The 37th annual Cobra Gold military exercise among 29 nations, now under way in Thailand, reflects the United States' nuanced geostrategic playbook under the Trump administration.
It was thought in many quarters that the administration of US President Donald Trump would take an isolationist turn and be aloof from Asian affairs, given its “America First” mantra. But this has not been the case after its first year in office.
Indeed, the Trump administration is putting America back in Asia's power equation in a counter-intuitive fashion.
Southeast Asia, in particular, should encourage this Trump turn to Asia in favour of a more balanced neighbourhood, less dominated by and less beholden to China.
In Cobra Gold's current iteration, the US has raised the number of military personnel to 6,800, nearly double the figure in 2015–2017.
The smaller US military presence in Asia's largest military exercise in recent years largely stemmed from Thailand's military coup in May 2014. Trump's predecessor, Barack Obama, imposed a range of sanctions against Thailand's military regime, including a ban on high-level official visits as well as reduced participation in Cobra Gold operations.
It has taken Trump a year to reboot the US contribution to Cobra Gold, which is designed to boost interoperability of the US armed forces and their counterparts among allies and partners.
Interests over values
The Trump administration has made it clear that its geopolitical strategy privileges interests over values. As a result, Thailand's military government has more latitude in its dealings with Washington. Trump, in fact, hosted Thai Prime Minister and coup leader Prayuth Chan-o-cha at the White House last October. Philippine President Rodrigo Duterte, another leader seen as of an authoritarian bent, also received more attention from Trump.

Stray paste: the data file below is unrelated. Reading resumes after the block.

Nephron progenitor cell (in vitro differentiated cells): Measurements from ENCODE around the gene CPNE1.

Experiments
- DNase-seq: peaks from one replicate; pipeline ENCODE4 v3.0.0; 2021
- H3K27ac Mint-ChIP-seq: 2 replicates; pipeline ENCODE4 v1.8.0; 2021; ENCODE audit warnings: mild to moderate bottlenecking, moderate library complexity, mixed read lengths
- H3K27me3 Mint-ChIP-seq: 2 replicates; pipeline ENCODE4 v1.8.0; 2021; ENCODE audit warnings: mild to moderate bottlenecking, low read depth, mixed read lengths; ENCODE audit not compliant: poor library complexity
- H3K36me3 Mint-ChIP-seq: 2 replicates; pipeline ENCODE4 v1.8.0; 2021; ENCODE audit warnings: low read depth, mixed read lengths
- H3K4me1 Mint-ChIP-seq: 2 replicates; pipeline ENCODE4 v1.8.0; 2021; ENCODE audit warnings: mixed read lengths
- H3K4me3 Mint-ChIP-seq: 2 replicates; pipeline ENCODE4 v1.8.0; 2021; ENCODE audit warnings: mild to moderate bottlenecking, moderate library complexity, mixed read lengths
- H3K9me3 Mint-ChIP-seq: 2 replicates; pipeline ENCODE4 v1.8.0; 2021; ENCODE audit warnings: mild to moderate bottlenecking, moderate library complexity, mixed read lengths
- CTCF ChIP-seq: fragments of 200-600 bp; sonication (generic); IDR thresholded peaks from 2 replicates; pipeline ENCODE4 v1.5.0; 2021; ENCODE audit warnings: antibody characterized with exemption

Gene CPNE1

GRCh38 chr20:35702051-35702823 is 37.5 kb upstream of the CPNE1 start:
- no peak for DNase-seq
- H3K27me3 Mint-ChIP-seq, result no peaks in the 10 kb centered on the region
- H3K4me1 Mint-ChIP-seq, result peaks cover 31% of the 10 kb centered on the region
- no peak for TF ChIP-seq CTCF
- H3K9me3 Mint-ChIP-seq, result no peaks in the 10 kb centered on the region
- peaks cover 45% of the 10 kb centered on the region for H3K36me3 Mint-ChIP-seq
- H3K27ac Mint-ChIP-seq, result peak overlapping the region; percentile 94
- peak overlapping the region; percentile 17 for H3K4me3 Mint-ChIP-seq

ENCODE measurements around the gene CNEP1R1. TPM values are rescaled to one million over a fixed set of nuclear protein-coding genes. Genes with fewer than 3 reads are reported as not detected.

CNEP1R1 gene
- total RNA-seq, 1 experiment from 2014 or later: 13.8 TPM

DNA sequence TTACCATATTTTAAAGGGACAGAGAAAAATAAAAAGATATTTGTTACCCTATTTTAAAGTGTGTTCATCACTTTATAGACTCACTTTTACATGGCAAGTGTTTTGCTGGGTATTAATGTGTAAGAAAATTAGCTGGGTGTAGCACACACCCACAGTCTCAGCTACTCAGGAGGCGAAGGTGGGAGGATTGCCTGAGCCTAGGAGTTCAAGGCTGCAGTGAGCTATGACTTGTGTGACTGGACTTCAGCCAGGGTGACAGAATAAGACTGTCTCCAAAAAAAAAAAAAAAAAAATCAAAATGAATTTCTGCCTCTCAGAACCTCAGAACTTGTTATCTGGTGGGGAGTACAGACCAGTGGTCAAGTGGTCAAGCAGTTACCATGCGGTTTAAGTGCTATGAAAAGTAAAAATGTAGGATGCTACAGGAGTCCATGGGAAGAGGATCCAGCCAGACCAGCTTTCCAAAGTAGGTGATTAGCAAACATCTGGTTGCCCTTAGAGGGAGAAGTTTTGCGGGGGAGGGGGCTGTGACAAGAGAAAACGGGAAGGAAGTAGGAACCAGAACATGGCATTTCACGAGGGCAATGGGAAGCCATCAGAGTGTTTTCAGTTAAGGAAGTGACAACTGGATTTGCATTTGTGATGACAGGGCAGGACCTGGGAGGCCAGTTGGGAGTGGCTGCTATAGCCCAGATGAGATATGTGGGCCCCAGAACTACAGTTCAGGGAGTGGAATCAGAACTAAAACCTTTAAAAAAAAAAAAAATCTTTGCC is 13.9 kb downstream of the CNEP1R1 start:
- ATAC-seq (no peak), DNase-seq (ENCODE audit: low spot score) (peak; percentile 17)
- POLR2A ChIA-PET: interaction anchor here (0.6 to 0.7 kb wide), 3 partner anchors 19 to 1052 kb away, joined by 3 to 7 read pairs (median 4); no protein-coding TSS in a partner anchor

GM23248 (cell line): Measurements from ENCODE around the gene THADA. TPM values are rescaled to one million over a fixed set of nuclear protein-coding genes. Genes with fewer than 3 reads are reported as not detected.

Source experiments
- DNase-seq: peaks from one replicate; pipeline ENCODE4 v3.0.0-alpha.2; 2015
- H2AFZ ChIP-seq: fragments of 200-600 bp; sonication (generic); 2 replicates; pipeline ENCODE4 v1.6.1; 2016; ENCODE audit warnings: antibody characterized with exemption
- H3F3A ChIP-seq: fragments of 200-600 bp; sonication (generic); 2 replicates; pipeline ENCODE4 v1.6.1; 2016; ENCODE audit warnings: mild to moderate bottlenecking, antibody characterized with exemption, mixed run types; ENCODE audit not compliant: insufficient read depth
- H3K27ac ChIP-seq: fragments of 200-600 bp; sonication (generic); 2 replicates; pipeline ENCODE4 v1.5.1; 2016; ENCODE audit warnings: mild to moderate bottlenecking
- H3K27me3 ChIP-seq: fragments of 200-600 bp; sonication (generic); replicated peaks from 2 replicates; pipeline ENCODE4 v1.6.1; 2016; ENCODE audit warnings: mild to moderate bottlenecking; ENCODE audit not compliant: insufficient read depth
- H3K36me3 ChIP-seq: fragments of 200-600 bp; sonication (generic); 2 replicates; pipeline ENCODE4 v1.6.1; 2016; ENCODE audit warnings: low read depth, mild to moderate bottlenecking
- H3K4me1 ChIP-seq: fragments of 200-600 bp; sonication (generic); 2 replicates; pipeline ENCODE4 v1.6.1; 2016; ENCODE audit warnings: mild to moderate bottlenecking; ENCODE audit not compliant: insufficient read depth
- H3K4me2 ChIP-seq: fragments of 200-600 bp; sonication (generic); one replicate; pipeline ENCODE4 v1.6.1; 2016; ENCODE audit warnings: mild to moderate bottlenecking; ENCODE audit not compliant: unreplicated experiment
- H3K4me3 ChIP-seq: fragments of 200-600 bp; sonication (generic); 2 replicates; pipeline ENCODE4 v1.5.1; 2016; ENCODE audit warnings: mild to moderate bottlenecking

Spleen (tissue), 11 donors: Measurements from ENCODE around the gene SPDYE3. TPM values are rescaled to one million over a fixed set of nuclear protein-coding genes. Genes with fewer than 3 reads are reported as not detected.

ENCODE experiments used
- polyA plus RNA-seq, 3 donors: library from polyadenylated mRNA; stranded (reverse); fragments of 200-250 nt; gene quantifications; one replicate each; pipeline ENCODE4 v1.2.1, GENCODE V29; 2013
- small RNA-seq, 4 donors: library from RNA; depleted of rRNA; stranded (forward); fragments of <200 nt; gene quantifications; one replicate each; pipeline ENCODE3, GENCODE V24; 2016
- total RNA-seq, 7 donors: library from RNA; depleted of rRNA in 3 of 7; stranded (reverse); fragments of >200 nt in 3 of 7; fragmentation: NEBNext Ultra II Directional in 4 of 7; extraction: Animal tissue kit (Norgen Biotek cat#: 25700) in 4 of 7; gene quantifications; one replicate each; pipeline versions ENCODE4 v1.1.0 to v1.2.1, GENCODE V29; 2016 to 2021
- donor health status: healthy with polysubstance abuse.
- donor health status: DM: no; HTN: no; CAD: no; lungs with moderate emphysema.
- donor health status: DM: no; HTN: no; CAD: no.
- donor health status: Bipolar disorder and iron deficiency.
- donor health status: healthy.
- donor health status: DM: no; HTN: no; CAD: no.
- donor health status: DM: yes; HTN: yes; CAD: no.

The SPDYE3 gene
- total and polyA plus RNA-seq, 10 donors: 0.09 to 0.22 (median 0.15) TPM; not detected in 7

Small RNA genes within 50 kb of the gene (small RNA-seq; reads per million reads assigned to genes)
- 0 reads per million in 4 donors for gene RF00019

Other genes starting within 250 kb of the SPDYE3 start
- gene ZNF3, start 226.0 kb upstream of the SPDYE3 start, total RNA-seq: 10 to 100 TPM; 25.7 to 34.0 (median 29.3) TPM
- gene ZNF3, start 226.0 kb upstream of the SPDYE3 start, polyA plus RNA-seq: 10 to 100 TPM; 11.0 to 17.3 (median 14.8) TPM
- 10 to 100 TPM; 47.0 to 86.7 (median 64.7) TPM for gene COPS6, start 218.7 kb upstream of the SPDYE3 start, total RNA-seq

Beyond a willingness to engage with Southeast Asian leaders of different stripes, the Trump administration has, for guidance, a broader geopolitical game plan centred on the Indo-Pacific, which Trump has trumpeted as a major global arena of contest and cooperation.
At this year's Cobra Gold, South Korean troops were given a front and centre role in mock beach-landing exercises, in view of persistent tensions on the Korean peninsula. Trump has repeatedly pointed to North Korea as America's most existential threat.
And while he talked up Chinese President Xi Jinping as a “very special man” during the Asean-led summit season last November, the US National Security Strategy (NSS) announced a month later flagged both China and Russia as “rival powers” that aim to “challenge American power, influence, and interests”.
The NSS was reinforced by the US' latest National Defence Strategy, which posits “inter-state strategic competition, not terrorism” as the “primary concern in US national security”.
After a year in office, the Trump administration, which includes more former top brass compared with recent US Cabinets, has come up with an Indo-Pacific geostrategic framework that prioritises US interests on a transactional basis when it can do so, but also relies on regional platforms when it has to.
This outlook is evident in Trump's dealings on trade and investment, with the US being hard-nosed in seeking to redress trade imbalances, even with friendly countries such as South Korea and Thailand.